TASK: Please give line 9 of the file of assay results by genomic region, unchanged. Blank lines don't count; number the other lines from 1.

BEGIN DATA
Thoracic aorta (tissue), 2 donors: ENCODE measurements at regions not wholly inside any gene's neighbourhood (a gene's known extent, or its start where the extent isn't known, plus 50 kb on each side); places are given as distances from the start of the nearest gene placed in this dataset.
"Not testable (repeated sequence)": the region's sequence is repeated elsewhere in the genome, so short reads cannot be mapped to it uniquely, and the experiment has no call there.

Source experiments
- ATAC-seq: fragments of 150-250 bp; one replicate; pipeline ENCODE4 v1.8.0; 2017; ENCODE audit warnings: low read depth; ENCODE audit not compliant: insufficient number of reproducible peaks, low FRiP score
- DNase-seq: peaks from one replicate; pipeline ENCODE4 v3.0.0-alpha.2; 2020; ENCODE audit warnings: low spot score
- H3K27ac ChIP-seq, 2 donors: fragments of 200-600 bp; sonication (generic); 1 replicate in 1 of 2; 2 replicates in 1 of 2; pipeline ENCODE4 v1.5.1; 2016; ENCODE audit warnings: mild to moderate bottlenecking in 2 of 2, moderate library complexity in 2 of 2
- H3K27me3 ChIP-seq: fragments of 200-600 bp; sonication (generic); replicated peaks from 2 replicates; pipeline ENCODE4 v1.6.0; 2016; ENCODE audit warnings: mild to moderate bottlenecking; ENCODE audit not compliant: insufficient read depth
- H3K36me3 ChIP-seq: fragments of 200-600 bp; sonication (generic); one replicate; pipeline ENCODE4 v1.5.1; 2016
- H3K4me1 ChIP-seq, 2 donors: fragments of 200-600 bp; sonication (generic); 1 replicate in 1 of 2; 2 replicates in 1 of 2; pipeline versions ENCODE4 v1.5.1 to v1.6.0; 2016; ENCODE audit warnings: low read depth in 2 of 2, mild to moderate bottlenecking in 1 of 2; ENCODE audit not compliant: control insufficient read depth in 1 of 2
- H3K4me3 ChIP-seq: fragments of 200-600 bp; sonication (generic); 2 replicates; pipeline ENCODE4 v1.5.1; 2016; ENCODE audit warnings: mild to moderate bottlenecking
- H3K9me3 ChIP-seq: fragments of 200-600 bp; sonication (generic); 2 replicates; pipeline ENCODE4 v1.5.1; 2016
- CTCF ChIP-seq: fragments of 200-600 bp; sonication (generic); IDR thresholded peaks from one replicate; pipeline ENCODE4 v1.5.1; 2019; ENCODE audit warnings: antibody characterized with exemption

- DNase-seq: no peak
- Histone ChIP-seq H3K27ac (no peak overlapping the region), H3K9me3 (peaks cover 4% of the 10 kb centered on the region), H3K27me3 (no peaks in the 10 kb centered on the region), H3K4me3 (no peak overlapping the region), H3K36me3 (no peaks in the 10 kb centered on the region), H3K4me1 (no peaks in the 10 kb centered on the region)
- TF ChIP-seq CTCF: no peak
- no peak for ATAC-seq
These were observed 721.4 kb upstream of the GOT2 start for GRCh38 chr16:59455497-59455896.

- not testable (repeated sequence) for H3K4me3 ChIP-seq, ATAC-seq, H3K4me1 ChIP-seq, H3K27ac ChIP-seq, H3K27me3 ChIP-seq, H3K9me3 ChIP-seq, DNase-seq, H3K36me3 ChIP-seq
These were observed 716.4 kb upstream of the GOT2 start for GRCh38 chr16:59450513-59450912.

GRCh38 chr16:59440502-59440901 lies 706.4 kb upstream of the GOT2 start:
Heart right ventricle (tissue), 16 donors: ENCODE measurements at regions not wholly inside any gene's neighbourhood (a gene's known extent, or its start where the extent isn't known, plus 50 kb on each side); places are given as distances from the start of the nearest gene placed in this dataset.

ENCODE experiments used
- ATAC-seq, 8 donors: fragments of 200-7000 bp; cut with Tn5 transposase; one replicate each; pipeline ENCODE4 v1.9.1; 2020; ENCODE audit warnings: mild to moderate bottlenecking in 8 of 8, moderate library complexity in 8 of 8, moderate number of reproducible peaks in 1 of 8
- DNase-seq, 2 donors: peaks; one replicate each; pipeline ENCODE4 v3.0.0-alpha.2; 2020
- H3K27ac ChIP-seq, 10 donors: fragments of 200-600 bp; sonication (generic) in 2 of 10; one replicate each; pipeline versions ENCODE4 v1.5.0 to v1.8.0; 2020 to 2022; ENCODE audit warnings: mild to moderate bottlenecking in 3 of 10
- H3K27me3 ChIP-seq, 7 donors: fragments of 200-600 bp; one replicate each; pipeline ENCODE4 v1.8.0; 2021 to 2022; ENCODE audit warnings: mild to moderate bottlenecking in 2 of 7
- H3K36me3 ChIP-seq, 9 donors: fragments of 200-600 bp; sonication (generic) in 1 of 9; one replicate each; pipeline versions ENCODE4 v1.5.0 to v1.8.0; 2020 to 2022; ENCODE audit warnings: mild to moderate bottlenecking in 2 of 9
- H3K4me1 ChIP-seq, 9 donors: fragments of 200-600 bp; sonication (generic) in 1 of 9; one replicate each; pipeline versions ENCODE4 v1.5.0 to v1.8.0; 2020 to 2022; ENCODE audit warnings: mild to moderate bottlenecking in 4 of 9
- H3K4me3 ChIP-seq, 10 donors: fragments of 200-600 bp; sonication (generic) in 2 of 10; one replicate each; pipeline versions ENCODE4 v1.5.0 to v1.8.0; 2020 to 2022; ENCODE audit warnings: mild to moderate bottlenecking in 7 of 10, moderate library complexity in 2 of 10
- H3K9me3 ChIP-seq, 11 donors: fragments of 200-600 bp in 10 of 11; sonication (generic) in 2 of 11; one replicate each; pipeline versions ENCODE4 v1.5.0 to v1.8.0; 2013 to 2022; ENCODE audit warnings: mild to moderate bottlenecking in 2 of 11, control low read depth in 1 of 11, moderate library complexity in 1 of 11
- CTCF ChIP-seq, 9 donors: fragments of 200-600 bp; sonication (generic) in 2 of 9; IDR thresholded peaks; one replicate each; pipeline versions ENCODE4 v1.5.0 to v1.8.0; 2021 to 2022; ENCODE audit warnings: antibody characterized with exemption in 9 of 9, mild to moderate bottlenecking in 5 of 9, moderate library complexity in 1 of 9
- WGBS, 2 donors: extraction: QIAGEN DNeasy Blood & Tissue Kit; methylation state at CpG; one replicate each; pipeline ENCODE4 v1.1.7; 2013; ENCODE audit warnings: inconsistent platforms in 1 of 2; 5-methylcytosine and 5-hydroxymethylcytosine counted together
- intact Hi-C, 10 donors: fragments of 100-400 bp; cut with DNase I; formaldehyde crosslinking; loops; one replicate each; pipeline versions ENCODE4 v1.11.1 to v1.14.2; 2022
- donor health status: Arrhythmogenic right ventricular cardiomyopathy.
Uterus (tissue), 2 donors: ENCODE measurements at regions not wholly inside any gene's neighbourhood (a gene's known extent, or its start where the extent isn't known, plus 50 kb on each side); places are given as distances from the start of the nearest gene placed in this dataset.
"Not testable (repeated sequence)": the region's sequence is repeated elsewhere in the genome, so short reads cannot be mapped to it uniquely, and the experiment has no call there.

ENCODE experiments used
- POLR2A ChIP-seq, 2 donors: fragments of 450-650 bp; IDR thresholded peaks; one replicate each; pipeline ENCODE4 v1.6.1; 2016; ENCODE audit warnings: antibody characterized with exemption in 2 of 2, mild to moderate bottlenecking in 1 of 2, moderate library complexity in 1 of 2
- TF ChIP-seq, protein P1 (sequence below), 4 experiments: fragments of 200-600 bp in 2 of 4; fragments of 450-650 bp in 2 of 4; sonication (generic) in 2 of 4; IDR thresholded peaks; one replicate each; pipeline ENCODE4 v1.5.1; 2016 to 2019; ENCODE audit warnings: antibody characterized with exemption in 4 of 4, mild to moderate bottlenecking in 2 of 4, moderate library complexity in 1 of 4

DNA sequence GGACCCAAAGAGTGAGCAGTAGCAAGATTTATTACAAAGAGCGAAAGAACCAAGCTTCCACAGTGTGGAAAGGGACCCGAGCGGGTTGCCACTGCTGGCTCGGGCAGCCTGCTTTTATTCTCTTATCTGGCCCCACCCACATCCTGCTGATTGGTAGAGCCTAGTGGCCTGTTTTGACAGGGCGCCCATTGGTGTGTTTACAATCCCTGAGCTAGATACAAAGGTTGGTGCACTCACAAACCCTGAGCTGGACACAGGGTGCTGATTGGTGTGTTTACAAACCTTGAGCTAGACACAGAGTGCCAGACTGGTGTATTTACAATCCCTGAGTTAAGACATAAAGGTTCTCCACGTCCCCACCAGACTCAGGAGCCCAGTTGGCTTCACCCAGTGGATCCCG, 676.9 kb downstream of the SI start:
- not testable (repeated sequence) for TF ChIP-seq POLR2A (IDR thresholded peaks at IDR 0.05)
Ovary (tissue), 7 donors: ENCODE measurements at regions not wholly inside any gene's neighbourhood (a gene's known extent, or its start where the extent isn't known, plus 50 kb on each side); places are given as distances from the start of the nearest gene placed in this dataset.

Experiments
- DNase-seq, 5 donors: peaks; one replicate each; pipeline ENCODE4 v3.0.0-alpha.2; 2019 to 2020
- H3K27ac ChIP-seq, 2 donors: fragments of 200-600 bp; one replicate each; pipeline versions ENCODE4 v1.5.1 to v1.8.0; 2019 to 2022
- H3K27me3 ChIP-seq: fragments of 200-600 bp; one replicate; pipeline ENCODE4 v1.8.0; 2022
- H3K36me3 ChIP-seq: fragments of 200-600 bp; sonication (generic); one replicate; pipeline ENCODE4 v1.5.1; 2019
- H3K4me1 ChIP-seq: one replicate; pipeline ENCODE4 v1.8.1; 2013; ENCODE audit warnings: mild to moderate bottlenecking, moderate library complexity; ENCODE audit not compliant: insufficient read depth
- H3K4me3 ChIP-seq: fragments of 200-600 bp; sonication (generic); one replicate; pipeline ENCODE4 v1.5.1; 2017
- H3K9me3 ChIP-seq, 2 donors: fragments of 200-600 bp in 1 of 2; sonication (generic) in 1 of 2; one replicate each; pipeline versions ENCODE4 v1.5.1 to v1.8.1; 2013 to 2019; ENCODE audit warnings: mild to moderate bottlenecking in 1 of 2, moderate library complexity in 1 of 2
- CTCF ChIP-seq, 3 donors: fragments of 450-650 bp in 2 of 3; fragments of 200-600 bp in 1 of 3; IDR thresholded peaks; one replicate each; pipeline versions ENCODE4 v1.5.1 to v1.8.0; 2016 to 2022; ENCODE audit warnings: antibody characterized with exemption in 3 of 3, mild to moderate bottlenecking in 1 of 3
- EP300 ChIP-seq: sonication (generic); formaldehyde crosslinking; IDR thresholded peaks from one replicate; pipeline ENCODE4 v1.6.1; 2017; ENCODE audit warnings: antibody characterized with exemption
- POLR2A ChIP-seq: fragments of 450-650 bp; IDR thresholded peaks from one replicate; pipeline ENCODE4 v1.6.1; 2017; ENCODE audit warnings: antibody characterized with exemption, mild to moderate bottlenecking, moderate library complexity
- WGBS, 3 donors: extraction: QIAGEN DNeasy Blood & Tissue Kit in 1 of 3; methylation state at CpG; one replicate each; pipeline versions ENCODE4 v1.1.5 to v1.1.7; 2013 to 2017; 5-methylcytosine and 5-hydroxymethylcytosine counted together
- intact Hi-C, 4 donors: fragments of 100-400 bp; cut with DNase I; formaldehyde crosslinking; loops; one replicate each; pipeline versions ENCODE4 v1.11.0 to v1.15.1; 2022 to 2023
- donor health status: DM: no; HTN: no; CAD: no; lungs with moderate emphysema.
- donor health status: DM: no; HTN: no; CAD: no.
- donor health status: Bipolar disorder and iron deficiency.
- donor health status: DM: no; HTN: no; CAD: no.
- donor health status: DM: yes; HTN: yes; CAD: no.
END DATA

- H3K4me1 ChIP-seq, 2 donors: fragments of 200-600 bp; sonication (generic); 1 replicate in 1 of 2; 2 replicates in 1 of 2; pipeline versions ENCODE4 v1.5.1 to v1.6.0; 2016; ENCODE audit warnings: low read depth in 2 of 2, mild to moderate bottlenecking in 1 of 2; ENCODE audit not compliant: control insufficient read depth in 1 of 2